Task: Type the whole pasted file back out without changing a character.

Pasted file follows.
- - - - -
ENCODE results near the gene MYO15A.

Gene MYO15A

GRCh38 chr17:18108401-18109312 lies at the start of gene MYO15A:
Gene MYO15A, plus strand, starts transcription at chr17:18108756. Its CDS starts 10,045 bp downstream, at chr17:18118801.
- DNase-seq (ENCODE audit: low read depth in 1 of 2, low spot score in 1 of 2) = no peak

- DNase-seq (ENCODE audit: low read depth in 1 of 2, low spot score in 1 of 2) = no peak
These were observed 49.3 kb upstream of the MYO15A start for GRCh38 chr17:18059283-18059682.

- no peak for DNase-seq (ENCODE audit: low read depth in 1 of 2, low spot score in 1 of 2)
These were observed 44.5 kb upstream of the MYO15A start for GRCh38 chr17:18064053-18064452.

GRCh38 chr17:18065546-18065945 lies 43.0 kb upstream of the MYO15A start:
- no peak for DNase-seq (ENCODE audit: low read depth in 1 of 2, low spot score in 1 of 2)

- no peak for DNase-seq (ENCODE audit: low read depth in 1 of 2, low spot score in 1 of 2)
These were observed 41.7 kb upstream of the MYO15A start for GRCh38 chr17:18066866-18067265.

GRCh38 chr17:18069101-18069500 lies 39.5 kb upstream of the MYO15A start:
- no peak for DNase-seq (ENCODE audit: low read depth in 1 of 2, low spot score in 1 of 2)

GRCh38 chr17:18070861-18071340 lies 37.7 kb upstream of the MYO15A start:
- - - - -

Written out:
ENCODE results near the gene MYO15A.

Gene MYO15A

GRCh38 chr17:18108401-18109312 lies at the start of gene MYO15A:
Gene MYO15A, plus strand, starts transcription at chr17:18108756. Its CDS starts 10,045 bp downstream, at chr17:18118801.
- DNase-seq (ENCODE audit: low read depth in 1 of 2, low spot score in 1 of 2) = no peak

- DNase-seq (ENCODE audit: low read depth in 1 of 2, low spot score in 1 of 2) = no peak
These were observed 49.3 kb upstream of the MYO15A start for GRCh38 chr17:18059283-18059682.

- no peak for DNase-seq (ENCODE audit: low read depth in 1 of 2, low spot score in 1 of 2)
These were observed 44.5 kb upstream of the MYO15A start for GRCh38 chr17:18064053-18064452.

GRCh38 chr17:18065546-18065945 lies 43.0 kb upstream of the MYO15A start:
- no peak for DNase-seq (ENCODE audit: low read depth in 1 of 2, low spot score in 1 of 2)

- no peak for DNase-seq (ENCODE audit: low read depth in 1 of 2, low spot score in 1 of 2)
These were observed 41.7 kb upstream of the MYO15A start for GRCh38 chr17:18066866-18067265.

GRCh38 chr17:18069101-18069500 lies 39.5 kb upstream of the MYO15A start:
- no peak for DNase-seq (ENCODE audit: low read depth in 1 of 2, low spot score in 1 of 2)

GRCh38 chr17:18070861-18071340 lies 37.7 kb upstream of the MYO15A start: